For such a useful piece of such advanced medical technology, the actual proceedure is really rather boring. Under the supervision of the MRI tech, I had to sign a piece of paper that stated that I knew of no metal imbedded in my body. They were especially concerned with if I had ever worked in a machine shop and had ever gotten a metal splinter in an eye. I then stripped off my jewelry, my coat and jacket, my boots, my belt, and emptied my pockets. No need to strip down to a hospital gown, for which I was thankful. I laid down on a padded plank, my head was locked in a plastic vise, and then my upper body was inserted into a pipe that was maybe 75cm in diameter. When the scan began and as it was underway, the tube sounded like it was being being beaten on with a jackhammers. It was very loud. The headache that this whole process is to identify was expressing itself quite strongly. Oh, and I had to get an injection half way though. (Of "magnetic dye", so that my blood vessels could be imaged as well.)
The procedure lasted over an hour, and I had to hold perfectly still for each scan, the longest of which was over ten minutes.
One cool thing. I would usually keep my eyes closed. When the scan began, and as the details of the scan were adjusted (which would change the pitch and tempo of the hammering sounds), just barely perceptable sheets and patterns of color would wash across my vision. I have no idea if they were hallucinations, the result of sound pressure against my eyes, or a side effect of the magnetic fields stirring around in my brain meats, but they were fun to watch, and were a great distraction to keep me from getting too bored.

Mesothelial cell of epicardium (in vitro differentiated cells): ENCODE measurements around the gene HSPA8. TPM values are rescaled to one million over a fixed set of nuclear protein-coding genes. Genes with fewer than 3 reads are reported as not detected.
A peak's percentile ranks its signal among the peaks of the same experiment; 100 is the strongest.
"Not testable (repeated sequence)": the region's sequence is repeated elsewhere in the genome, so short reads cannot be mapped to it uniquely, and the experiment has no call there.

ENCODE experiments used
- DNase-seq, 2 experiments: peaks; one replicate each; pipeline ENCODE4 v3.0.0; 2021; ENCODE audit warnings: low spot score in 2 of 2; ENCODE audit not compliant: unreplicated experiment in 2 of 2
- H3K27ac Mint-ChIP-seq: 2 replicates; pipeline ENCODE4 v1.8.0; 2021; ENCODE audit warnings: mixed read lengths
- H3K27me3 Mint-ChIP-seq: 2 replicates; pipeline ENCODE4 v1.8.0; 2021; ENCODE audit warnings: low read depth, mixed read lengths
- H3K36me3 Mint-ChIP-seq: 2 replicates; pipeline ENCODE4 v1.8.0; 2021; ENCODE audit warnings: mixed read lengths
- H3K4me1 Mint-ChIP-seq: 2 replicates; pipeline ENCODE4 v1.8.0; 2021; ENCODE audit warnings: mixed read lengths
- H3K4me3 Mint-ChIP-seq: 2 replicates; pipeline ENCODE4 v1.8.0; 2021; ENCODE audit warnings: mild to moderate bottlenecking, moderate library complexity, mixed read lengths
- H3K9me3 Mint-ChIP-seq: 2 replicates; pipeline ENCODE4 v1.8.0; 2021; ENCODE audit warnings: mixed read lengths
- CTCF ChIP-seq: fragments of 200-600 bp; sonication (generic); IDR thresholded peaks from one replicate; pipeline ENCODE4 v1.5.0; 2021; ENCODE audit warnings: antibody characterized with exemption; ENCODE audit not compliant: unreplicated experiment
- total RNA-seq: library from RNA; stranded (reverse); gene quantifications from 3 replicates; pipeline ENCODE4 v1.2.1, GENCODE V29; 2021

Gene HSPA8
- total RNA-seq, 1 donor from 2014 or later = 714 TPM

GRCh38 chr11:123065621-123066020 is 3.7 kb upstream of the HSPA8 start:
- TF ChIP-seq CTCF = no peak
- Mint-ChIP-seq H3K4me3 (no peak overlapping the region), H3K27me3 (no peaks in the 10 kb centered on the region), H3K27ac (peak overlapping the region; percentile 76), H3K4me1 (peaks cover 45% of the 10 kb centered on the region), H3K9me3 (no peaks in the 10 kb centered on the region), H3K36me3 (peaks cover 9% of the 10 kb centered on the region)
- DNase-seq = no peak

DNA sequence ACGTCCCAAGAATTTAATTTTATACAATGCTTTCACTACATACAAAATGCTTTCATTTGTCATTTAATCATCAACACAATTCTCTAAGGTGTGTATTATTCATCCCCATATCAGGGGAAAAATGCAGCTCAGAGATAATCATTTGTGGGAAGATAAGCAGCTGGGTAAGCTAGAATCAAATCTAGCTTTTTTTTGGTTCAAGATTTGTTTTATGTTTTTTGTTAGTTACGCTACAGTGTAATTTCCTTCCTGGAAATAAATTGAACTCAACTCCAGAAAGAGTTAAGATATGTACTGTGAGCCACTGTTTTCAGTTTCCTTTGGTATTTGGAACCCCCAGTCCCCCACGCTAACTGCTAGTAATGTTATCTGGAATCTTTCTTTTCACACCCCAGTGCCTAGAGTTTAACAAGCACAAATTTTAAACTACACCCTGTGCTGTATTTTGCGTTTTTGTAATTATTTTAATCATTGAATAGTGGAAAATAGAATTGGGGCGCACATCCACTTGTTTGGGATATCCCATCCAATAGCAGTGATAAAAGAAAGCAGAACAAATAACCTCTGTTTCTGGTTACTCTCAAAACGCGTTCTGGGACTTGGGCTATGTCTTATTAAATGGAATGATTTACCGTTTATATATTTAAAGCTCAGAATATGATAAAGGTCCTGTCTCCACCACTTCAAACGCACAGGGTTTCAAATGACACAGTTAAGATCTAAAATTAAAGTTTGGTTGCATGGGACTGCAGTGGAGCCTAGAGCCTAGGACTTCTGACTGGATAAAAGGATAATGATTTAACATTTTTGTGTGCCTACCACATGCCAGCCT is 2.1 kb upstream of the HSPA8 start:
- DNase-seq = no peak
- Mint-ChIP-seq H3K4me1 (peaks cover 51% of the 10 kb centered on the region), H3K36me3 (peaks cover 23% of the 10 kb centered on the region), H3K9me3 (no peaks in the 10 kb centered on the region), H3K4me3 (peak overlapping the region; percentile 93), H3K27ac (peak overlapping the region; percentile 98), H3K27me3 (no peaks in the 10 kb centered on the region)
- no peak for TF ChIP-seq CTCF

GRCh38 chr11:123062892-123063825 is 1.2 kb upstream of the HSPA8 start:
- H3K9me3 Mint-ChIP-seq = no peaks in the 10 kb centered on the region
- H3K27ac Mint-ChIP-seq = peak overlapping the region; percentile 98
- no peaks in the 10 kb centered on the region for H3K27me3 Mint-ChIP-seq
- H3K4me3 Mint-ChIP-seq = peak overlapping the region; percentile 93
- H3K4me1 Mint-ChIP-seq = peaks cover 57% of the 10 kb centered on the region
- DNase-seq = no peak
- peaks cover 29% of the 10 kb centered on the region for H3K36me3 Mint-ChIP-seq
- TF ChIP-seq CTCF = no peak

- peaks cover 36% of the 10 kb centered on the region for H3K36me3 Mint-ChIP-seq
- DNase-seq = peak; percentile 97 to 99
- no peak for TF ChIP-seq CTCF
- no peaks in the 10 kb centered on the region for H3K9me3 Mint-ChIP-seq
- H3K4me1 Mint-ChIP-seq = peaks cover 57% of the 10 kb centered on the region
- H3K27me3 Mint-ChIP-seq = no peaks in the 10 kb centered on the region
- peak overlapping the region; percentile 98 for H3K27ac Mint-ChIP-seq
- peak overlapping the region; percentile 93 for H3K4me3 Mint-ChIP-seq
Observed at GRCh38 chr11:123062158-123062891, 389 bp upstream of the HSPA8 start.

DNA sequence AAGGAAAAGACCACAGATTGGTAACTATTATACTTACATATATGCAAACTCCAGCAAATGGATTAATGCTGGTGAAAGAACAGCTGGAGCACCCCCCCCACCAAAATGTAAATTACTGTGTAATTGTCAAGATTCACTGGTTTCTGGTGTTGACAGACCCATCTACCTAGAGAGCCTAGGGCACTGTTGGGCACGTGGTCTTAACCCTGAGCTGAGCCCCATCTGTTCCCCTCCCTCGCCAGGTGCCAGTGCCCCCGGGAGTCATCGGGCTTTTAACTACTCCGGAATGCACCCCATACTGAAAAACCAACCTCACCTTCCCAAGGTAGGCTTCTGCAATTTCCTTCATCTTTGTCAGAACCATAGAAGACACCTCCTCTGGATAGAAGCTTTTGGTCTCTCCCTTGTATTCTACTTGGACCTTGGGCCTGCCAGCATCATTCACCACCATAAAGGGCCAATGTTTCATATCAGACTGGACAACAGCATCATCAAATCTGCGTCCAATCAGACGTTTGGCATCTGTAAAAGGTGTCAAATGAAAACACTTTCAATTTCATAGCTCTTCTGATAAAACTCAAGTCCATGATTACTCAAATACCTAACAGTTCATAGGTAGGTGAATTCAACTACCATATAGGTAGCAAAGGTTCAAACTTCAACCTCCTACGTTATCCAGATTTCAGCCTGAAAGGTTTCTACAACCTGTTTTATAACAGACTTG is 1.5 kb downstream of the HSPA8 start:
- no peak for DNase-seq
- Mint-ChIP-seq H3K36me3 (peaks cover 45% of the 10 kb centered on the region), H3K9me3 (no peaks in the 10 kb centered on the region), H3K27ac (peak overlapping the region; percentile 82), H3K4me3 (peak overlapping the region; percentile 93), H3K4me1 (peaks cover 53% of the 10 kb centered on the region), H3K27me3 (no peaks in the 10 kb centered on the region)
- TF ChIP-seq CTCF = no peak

Oh, and almost instantly after the magnetic dye injection, I started salivating rather heavily. Not so much as to drool, but my mouth was definitely rather wet. I wonder if it's a side effect of the carrier? Anyway.
They go to some effort to make being in the tube as non-claustrophobia-inducing as possible. It's well lit, but not too bright, a clean cool breeze blows down the tube, and it's open at both ends. And the tech would talk and listen to me via a speaker and mike immediately before and after each scan. But it's still a very close tight fit. I have to wonder how they deal with kids, and with people of a hefty build.
Anyway, the resulting pictures are cool. They look just like the ones on Discovery Channel. My own brain, with all the parts I remember from High School health classes. And not just cross sections either. It was a whole 3D rotatable model, done in translucent greys.
I'm going to see if I can get Swedish Medical to give me a DVD-ROM of the whole dataset, and some 2D slices in TIFF format. It is my brain, after all.
This was just the imaging of course. It will be a couple of days before a diagnostician will get back to me with an analysis.